This does not imply, however, that modelling efforts are futile. Often they are the only tool we have to address future policy impacts, and we should not (ever) expect any model to alone generate the necessary information to guide policy decisions in the climate field. Instead modelling exercises provide knowledge and insights about, for instance, the main driving factors behind the varying cost estimates as well as about the range and nature of the uncertainties involved. In addition, economic modelling can help to illuminate what types of policy measures are likely to lead to lower rather than higher costs. Such knowledge will-in combination with other informed judgement-provide important inputs into the policy-decision process.

The above suggests that it is useful to take a closer look at the different types of models used to assess climate policy costs. How are cost estimates generated, and to what extent can the different reported cost estimates be explained by the choice of model structure? What are the main advantages and drawbacks of the models used, and what model limitations are the most important to address in cost assessments? Finally, what is the role of climate policy design in determining the costs of climate policy? These are the central questions to be addressed in this paper.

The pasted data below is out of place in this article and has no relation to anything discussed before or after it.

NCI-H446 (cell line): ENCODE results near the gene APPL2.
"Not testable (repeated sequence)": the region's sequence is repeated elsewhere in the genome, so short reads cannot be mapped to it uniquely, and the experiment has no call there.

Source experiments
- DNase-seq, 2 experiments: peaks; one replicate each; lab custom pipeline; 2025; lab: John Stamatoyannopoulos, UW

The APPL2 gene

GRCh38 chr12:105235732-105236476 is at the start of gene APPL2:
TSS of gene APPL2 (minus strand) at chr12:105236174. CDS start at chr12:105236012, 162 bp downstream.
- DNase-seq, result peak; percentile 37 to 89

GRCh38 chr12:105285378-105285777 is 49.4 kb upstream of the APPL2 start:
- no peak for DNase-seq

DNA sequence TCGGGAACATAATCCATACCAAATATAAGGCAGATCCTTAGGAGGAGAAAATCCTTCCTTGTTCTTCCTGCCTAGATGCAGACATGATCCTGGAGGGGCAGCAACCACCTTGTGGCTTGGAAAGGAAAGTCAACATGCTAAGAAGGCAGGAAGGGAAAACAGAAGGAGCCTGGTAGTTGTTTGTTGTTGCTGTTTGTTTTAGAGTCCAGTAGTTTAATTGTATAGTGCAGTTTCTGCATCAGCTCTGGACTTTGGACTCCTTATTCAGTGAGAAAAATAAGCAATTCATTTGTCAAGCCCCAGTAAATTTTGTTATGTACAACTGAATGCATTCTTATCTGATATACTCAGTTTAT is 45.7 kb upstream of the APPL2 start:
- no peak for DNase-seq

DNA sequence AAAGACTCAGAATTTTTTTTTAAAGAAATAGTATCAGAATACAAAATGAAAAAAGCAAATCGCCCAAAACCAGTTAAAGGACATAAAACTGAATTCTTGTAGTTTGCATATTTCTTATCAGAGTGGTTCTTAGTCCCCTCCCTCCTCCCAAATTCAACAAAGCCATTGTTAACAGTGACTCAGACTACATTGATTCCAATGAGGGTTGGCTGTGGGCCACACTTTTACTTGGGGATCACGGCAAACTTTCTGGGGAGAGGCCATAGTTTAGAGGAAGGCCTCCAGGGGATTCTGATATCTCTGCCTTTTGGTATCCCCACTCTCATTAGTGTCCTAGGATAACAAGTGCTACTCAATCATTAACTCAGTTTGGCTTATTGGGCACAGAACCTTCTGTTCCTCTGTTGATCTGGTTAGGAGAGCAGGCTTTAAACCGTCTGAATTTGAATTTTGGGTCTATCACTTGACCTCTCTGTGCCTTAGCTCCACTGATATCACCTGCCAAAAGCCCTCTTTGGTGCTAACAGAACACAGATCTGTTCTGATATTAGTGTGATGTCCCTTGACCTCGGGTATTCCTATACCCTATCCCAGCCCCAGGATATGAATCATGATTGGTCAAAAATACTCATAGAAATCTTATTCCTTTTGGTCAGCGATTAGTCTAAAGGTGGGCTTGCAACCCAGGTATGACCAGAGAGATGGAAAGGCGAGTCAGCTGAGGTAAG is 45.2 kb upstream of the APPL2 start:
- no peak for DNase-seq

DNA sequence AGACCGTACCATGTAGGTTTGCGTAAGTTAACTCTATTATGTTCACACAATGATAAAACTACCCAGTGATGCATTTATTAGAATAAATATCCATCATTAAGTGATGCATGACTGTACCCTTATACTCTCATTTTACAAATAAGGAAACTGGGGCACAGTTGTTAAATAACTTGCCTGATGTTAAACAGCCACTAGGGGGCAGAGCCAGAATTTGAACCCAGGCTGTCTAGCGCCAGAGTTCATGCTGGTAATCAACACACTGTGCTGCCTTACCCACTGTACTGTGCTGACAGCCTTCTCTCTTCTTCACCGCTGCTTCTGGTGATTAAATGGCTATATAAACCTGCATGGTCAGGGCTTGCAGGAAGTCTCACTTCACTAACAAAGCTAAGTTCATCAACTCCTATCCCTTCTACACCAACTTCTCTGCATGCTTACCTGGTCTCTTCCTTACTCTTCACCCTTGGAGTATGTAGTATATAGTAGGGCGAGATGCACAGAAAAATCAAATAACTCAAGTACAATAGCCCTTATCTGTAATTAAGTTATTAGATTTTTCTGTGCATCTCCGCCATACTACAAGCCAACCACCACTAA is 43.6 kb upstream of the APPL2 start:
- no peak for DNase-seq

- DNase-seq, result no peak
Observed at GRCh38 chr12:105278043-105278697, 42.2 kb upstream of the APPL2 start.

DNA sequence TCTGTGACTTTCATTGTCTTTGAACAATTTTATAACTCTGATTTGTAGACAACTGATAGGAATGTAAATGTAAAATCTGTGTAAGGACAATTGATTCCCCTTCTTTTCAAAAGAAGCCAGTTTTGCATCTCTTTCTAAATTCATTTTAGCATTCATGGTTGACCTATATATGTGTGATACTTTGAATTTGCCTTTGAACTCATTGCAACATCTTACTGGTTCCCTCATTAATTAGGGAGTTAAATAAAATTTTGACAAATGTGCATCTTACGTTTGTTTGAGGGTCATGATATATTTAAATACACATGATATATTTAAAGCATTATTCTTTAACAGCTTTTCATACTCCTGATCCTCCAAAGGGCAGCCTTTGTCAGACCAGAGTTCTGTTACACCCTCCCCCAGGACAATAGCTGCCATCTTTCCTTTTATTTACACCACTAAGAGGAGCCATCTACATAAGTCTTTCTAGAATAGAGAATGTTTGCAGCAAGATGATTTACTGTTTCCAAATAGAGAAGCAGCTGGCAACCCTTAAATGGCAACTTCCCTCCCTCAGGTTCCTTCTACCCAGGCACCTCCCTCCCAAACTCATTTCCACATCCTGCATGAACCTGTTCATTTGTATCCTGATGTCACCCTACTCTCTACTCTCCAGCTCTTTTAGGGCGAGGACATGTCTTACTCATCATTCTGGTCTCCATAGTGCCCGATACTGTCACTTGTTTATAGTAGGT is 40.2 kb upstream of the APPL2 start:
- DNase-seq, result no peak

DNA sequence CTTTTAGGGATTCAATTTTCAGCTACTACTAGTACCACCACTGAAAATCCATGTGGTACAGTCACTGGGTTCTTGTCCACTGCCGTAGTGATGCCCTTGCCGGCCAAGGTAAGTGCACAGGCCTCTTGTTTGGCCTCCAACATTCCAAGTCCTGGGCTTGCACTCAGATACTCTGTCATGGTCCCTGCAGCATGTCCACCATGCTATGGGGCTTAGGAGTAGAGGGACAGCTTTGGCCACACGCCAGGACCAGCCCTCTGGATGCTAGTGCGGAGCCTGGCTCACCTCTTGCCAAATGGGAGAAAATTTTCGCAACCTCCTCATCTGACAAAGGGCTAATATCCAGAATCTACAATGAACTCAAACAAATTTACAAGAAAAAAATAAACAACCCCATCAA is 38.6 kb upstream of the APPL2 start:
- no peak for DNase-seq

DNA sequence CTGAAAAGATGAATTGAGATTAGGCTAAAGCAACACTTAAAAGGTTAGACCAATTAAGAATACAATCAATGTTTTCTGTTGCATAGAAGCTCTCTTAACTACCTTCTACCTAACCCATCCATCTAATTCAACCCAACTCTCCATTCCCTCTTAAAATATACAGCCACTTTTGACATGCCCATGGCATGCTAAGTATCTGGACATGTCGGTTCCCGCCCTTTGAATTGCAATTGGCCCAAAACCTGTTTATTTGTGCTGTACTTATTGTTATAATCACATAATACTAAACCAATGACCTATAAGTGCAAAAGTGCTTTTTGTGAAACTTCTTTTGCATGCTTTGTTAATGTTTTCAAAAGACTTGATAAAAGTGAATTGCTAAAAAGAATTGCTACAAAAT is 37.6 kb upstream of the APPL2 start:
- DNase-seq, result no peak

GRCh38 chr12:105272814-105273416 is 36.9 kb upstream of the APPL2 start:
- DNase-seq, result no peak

The overall objective of this paper is to critically scrutinize previous economic models used to assess the costs of climate protection. We pay particular attention to the way in which different model structures and assumptions affect cost estimates, and highlight the limitations and the strengths of different types of models and approaches. A scrutiny of these issues can hopefully shed some light on the economic sacrifices that are associated with climate protection, and in turn provide pieces of knowledge that in turn can fuel the current debate on climate policy impacts and help lay people interpret model results and make own judgments. As the climate debate evolves, it is important that stakeholders understand the strengths and weaknesses of economic models of climate policy and use them for at least broad insights, but perhaps not for the specific numbers provided [5].